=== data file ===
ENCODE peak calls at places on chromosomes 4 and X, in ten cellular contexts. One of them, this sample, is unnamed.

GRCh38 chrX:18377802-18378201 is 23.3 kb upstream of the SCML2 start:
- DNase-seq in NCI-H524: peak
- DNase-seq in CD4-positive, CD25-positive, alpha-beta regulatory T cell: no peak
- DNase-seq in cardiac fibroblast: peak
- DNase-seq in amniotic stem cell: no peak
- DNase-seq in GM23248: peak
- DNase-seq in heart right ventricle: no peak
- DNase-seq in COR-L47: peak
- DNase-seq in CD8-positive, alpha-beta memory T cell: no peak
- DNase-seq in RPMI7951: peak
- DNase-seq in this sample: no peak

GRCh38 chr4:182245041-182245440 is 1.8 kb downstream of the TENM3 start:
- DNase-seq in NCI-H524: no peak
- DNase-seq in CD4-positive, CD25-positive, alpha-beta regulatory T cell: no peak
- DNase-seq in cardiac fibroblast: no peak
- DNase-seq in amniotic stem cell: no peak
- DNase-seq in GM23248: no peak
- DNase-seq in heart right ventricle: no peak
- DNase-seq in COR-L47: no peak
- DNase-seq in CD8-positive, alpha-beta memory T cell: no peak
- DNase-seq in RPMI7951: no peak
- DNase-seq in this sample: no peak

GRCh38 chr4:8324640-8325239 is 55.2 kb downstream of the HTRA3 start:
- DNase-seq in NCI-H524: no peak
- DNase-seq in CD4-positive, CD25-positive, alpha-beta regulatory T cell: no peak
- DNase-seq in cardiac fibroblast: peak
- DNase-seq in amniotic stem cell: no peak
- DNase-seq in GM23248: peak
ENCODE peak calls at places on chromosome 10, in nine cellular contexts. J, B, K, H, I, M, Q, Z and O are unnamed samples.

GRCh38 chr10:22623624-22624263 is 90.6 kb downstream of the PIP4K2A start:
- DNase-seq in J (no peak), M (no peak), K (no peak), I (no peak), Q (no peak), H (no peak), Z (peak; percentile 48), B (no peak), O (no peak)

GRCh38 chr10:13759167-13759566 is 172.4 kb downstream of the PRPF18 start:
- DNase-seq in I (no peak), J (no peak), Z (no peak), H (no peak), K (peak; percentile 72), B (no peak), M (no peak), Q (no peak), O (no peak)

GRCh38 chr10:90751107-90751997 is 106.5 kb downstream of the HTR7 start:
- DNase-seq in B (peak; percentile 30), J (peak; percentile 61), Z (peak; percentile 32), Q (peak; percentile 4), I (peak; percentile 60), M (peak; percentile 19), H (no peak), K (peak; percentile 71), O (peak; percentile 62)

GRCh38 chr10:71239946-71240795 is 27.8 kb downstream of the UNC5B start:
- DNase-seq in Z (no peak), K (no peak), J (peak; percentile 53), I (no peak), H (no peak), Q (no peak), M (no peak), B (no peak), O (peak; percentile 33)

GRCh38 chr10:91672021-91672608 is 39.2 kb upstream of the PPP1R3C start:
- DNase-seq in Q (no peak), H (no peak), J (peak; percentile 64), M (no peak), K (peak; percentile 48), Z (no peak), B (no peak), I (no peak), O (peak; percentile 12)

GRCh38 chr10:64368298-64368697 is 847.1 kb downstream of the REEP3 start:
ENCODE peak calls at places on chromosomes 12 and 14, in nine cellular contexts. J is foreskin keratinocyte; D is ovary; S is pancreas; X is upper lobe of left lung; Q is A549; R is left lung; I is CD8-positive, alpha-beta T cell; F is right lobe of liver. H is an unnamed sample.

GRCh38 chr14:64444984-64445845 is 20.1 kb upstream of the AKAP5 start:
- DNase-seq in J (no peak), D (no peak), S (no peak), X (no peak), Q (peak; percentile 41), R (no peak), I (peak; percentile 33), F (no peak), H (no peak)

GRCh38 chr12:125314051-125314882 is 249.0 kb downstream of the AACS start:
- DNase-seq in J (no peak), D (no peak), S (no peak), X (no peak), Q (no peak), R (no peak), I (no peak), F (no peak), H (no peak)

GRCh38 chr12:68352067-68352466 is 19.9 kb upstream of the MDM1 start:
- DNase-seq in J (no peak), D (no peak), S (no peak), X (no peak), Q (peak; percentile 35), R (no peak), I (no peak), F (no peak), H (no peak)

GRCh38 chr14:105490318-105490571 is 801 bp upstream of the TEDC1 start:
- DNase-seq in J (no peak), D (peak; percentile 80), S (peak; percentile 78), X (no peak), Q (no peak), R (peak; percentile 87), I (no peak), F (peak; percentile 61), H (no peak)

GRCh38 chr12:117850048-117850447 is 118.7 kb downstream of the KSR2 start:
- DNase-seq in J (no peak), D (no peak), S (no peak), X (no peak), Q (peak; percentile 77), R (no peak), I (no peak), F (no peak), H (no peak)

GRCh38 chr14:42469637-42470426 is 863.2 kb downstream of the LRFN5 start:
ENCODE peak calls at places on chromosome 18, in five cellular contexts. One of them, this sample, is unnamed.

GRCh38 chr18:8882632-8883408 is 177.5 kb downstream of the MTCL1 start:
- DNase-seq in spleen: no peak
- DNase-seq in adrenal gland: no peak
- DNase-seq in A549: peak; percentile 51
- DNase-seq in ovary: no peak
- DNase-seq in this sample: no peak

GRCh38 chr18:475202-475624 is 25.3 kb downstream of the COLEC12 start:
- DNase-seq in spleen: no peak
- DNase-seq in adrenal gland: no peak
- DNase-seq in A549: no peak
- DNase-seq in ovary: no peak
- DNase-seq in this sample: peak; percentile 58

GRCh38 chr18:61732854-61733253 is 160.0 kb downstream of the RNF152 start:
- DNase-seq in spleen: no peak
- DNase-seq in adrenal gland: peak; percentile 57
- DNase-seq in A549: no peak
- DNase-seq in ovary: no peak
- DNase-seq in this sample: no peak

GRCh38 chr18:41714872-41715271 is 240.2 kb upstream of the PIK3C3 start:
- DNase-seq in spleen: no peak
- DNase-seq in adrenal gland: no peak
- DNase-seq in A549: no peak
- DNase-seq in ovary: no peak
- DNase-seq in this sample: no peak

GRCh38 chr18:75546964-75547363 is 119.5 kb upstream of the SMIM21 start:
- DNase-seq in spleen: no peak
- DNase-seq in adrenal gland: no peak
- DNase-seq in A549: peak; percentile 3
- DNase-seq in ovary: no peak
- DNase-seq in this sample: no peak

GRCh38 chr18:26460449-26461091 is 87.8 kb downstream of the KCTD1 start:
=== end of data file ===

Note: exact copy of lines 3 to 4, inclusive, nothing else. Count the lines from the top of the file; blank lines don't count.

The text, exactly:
- DNase-seq in NCI-H524: peak
- DNase-seq in CD4-positive, CD25-positive, alpha-beta regulatory T cell: no peak